Russell Charles was driving a vehicle while pulling a trailer on I-10 in Iberville Parish, Louisiana. A Dodge Ram truck driven by Mark Moore hit Charles from behind. Moore owned the Dodge Ram truck through his company, Moore Leasing, LLC, which State Farm insured. After the accident, Moore signed an affidavit stating that he was not working at the time of the accident and that only the State Farm insurance policy would provide coverage to Charles. In addition, Charles and his wife, Consandra, signed a release against all persons, firms, or corporations who were or might be liable for the accident in exchange for $50,000. 

Later, the Charleses filed a lawsuit against three companies owned by Moore and his wife, claiming that Moore had been working at the time of the accident, which would make the corporations vicariously liable. The company’s insurer was later added as a defendant. The defendants filed a motion for summary judgment, arguing that Moore had not been working at the time of the accident and that the previous release prevented this lawsuit. The trial court granted the motion and dismissed Charleses’ claims, but they appealed the decision.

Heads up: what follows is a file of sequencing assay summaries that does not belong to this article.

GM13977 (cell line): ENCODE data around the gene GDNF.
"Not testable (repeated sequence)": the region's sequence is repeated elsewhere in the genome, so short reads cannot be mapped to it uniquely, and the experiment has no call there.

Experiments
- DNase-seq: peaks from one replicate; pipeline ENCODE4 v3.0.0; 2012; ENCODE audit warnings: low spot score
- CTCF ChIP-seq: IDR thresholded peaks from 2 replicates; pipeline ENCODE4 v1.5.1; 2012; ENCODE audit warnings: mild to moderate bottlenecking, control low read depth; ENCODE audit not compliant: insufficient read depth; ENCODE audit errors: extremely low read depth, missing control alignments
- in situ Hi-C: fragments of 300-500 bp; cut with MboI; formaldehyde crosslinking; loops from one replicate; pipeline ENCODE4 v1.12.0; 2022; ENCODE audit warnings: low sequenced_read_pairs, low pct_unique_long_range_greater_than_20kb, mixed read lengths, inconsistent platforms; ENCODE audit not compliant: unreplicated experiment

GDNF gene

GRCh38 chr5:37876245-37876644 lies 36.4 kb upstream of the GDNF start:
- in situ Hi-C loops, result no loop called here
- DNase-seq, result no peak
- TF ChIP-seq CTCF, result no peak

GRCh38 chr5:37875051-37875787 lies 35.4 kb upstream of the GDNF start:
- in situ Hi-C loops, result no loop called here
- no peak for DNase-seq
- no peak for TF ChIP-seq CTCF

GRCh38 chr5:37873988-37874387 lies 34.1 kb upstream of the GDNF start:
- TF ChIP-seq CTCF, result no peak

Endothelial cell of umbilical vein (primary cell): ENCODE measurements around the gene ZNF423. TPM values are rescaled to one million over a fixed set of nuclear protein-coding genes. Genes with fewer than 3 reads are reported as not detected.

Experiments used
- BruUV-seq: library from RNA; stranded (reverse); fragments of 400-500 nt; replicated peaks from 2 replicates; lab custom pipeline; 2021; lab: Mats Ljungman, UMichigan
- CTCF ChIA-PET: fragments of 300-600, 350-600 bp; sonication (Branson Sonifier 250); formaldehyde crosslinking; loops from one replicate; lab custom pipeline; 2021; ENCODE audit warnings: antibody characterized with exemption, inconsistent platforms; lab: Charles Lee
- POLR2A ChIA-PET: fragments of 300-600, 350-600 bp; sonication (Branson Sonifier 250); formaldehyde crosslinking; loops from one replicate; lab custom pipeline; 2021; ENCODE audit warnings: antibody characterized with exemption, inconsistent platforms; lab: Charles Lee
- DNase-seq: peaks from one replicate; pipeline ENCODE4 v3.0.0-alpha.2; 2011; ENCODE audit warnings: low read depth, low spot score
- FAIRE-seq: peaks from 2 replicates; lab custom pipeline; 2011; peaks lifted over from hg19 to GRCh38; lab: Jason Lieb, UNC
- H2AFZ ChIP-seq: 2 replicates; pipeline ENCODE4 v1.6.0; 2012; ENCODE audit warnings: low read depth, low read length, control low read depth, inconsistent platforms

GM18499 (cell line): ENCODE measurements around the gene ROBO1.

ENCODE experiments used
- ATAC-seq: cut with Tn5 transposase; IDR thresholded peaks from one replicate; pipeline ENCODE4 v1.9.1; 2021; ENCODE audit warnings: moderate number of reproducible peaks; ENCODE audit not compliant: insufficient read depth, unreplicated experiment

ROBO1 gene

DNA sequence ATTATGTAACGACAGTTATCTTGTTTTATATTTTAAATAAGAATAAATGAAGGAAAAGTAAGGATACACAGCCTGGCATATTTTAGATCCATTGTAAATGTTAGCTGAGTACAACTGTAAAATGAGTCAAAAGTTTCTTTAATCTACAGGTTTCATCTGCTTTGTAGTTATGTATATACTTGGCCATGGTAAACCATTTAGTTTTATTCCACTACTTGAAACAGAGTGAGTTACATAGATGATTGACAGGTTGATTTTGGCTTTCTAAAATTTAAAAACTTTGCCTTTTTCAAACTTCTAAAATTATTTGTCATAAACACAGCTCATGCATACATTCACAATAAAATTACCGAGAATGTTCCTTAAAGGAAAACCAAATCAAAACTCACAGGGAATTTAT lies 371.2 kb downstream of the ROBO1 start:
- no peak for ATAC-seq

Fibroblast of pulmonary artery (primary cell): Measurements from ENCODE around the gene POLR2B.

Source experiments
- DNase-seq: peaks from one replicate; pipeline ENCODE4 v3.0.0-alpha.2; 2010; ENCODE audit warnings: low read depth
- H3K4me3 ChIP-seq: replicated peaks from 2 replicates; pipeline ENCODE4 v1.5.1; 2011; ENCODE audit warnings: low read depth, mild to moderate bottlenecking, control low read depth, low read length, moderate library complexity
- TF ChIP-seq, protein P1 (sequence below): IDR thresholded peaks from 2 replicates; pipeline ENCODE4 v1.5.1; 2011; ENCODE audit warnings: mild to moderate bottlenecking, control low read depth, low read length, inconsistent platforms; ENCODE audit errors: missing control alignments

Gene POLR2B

business_signature_contract_962358-1024x768To avoid a lengthy trial, many lawsuits will be solved through settlements. Settlements may have their requirements, like signing a release. If presented with a release make sure you read it carefully and ensure it includes limiting language if other parties may be at fault. This is a lesson learned by Raymond Cressy when he signed a release form through his power attorney, severely hurting his claims. 

In 2010, Raymond Cressy was a passenger in a 2006 Dodge Durango driven by his brother and owned by his sister, Yolanda, in Natchitoches Parish, Louisiana. The driver swerved to avoid a tire in the roadway when control of the vehicle was lost. The vehicle consequently entered the median and rolled several times. The accident left Raymond a quadriplegic. 

Yolanda, later in 2010, was granted power of attorney over Raymond. In late 2011, acting as Raymond’s power of attorney, Yolanda signed a document titled “Release In Full of All Claims” on Raymond’s behalf with the understanding this was to settle claims against the GEICO insurance company.